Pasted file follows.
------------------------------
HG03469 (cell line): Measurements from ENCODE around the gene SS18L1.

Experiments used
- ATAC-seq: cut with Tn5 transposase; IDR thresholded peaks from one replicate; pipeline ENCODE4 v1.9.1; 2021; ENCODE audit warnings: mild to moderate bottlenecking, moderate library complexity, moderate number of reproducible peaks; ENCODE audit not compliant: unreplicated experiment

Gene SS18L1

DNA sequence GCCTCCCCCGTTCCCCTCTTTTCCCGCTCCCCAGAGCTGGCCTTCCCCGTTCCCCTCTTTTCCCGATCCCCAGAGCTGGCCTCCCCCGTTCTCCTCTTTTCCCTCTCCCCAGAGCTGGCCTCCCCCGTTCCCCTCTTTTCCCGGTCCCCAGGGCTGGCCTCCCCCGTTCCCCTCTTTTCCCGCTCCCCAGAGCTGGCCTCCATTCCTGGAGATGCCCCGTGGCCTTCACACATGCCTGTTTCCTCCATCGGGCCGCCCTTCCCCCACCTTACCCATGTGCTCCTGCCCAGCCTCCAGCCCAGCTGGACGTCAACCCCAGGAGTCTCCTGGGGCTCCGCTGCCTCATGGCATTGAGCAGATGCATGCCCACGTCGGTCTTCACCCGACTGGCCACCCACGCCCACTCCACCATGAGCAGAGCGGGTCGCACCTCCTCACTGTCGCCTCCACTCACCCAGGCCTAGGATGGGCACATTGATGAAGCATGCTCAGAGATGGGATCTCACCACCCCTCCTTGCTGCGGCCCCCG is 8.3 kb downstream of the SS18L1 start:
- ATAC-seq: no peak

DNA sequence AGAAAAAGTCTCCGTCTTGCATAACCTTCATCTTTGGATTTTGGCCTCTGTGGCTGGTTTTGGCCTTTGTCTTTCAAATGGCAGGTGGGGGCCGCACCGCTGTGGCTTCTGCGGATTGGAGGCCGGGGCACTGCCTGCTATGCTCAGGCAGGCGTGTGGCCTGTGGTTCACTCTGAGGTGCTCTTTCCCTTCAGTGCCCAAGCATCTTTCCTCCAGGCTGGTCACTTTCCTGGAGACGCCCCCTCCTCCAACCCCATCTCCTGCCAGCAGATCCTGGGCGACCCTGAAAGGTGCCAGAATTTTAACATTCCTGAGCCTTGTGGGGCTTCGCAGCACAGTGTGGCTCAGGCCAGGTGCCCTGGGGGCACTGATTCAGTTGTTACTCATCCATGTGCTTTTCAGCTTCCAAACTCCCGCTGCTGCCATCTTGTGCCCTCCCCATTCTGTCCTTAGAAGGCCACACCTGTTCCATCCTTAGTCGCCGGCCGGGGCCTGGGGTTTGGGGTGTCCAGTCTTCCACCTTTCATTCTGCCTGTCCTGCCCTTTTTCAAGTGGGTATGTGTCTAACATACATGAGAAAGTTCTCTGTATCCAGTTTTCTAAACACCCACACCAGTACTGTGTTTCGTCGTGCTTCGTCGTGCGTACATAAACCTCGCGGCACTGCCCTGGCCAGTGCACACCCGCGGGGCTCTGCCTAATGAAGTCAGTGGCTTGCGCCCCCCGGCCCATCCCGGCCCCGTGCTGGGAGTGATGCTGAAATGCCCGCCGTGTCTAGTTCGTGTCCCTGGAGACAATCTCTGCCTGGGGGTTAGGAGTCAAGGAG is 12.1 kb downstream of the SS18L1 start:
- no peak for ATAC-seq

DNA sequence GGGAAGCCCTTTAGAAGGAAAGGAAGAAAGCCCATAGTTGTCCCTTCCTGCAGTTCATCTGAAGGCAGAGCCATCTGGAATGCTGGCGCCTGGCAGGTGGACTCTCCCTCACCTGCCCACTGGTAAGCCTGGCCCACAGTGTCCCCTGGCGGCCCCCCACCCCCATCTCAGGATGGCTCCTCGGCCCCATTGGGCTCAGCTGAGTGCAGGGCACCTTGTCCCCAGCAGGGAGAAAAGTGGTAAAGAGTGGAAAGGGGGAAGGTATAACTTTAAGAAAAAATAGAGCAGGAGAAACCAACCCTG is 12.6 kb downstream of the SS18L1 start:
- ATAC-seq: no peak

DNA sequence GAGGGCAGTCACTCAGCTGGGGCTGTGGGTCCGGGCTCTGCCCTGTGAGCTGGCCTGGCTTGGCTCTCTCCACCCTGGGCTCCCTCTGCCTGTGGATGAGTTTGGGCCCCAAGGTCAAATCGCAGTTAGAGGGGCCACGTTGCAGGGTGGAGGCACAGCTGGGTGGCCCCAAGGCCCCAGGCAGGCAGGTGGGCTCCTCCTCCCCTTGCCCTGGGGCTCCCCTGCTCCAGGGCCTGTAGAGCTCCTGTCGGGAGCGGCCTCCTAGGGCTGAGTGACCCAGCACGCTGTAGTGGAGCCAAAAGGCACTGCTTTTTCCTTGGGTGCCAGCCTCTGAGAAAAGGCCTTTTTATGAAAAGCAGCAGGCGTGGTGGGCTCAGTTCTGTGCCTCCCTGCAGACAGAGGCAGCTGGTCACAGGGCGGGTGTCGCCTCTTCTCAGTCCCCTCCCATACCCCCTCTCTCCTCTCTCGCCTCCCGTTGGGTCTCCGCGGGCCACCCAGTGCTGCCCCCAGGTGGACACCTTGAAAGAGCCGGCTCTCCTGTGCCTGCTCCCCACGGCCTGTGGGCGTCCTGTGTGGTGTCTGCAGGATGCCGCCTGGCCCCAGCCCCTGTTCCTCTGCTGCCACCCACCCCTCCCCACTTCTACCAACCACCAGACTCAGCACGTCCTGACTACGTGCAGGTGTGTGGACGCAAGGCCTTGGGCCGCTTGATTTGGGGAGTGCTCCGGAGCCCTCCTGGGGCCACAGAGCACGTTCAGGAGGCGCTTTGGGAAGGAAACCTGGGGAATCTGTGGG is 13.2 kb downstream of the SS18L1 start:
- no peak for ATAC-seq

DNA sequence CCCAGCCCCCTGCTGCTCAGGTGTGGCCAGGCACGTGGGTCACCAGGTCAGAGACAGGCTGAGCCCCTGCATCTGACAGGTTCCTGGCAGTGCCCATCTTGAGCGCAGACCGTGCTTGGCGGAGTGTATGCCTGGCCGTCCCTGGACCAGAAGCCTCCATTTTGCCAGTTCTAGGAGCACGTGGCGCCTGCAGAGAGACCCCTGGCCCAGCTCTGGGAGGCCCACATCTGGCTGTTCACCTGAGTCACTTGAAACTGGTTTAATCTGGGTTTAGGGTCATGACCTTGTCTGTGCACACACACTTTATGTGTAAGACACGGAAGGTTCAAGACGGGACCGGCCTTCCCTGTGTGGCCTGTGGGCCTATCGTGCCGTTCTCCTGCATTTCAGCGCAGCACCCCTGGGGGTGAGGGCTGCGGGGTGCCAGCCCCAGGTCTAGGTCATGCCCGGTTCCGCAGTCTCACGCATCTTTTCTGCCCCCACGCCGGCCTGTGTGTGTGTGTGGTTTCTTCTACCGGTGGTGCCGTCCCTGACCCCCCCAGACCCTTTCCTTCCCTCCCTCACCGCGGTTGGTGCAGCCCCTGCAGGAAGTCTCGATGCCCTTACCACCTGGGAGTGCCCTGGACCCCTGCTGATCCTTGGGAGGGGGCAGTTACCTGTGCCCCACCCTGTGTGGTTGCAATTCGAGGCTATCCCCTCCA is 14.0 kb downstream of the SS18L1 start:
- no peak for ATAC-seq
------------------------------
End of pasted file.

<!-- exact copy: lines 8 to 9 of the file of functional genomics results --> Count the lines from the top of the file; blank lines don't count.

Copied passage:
- no peak for ATAC-seq

DNA sequence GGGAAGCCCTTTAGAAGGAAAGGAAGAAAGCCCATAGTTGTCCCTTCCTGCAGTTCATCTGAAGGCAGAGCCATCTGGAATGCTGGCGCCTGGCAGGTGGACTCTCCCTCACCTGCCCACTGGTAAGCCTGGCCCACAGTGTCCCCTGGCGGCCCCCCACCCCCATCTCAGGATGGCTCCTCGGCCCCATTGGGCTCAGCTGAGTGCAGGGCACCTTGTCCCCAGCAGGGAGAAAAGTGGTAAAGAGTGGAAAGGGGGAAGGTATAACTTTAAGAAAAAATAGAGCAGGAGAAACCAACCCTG is 12.6 kb downstream of the SS18L1 start: